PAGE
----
One day, I partnered up with Johnny Castanha, a blue belt who’d just returned from neck surgery. While practicing the drill, Johnny and I realized how much we had in common—he was 40 and a recovering alcoholic and drug addict like me. And, like me, he was doing his best to train while maintaining family responsibilities. We immediately clicked, even started a podcast, Best Frenemies. We coined the name Dawn Patrol for our class, which would never be the same again. 

We immediately started recruiting students to Dawn Patrol. “Have you heard about Dawn Patrol? Let me tell you about it.” We proselytized to anyone who’d listen. We had a Dawn Patrol patch made to give out to students who regularly trained with us. We were like pitchmen for some pyramid scheme. I would look at photos of the night classes and get jealous of how many people attended those classes. 

I often recalled Terra’s quote about the friendships he made in Jiu-Jitsu, but I believed that Johnny was an anomaly and finding a friend wasn’t my goal. At this point, I was a blue belt, so I only had three more promotions until the promised land of the black belt. It wasn’t about friendships. I had my eye on the prize: the black belt.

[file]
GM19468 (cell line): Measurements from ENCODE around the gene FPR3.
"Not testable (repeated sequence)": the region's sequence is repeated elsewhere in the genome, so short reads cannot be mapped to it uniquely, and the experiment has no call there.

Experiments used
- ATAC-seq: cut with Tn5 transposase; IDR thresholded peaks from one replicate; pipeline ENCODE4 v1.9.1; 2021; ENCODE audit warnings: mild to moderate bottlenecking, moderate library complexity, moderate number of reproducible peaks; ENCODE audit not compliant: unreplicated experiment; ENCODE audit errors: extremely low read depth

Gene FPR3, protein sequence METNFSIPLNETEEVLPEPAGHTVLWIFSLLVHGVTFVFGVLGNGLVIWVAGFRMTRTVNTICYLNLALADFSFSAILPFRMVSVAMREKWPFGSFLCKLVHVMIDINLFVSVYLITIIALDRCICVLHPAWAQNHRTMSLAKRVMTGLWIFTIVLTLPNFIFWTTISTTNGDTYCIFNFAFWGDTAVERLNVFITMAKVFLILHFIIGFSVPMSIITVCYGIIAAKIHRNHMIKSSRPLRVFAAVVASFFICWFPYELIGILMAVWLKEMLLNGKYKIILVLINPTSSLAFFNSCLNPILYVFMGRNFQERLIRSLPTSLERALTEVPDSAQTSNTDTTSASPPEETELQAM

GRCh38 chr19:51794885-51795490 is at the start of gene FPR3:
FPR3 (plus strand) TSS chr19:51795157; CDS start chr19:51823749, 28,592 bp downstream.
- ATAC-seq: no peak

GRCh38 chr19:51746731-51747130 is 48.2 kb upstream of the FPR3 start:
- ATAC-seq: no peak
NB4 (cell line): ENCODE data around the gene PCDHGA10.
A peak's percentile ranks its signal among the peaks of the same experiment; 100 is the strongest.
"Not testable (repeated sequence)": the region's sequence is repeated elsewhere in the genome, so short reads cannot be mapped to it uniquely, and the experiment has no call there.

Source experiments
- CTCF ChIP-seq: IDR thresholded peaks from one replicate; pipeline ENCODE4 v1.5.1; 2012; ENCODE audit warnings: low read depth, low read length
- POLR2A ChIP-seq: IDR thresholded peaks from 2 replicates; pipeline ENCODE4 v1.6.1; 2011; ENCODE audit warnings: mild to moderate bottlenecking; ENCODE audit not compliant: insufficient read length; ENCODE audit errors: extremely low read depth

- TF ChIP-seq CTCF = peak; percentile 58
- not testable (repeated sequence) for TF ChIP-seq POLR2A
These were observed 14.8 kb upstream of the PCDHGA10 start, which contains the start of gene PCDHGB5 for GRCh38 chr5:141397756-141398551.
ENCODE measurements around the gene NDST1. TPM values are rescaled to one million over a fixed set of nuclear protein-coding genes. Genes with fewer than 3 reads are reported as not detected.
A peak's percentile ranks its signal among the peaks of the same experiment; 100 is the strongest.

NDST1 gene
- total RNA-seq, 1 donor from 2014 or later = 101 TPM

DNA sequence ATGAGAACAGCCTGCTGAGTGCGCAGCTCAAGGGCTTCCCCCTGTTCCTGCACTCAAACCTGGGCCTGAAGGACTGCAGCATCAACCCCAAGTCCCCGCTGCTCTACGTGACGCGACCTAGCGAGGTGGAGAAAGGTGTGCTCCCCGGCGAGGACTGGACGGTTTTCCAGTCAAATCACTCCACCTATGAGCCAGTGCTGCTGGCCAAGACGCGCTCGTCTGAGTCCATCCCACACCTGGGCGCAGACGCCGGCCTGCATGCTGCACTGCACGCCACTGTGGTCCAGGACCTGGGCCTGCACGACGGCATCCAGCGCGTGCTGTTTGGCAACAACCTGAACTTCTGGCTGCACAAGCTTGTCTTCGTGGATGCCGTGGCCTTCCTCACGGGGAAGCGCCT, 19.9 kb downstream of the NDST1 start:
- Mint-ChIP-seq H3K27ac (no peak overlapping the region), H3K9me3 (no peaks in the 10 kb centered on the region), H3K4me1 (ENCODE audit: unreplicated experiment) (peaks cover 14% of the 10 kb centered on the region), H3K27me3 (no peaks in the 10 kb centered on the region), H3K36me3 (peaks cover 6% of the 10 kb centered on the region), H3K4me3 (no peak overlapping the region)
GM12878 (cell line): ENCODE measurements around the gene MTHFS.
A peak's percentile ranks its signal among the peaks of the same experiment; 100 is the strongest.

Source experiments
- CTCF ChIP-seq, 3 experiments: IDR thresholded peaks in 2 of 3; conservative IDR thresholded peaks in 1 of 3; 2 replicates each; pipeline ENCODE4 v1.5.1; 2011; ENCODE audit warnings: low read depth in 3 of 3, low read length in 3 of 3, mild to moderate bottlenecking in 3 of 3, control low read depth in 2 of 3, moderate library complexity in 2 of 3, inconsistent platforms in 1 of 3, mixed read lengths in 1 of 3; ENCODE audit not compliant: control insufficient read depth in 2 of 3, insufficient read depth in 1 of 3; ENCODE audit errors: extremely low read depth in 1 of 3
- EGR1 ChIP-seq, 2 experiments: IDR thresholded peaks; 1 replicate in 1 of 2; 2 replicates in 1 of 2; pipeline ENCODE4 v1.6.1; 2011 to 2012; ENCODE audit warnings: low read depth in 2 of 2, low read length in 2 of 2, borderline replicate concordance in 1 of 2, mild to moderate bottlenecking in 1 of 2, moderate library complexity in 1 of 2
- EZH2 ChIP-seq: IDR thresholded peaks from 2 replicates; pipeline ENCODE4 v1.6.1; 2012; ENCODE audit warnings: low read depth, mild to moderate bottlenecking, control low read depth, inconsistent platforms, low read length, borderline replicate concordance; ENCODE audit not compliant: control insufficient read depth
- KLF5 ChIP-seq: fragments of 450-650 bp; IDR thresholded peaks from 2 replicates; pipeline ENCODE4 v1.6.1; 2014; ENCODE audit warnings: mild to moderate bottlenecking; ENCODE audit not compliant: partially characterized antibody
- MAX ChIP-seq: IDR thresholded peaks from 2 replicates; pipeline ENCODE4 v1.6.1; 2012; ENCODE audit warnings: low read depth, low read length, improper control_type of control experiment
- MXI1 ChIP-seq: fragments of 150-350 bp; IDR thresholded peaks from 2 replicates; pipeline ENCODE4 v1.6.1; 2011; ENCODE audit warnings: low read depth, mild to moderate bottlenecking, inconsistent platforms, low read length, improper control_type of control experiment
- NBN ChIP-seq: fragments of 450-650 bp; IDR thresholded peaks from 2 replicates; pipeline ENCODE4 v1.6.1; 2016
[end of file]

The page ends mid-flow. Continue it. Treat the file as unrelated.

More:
While the good times in Jiu-Jitsu certainly outweigh the bad, there were bad times, too. There was a year that I didn’t submit anyone. I was still at the bottom of the class, and a good roll was one in which I didn’t tap. I began to question what I was doing. I wasn’t getting any better, and I was 43 years old. 

On the verge of hanging up my gi and blue belt for good, I confided my discouragement with a regular Dawn Patroller, Wendell Wong, another over-40 student who had trained longer than me. He listened to me whine about not improving, about not even knowing how to attempt a high-percentage attack if I managed to find myself in a dominant position.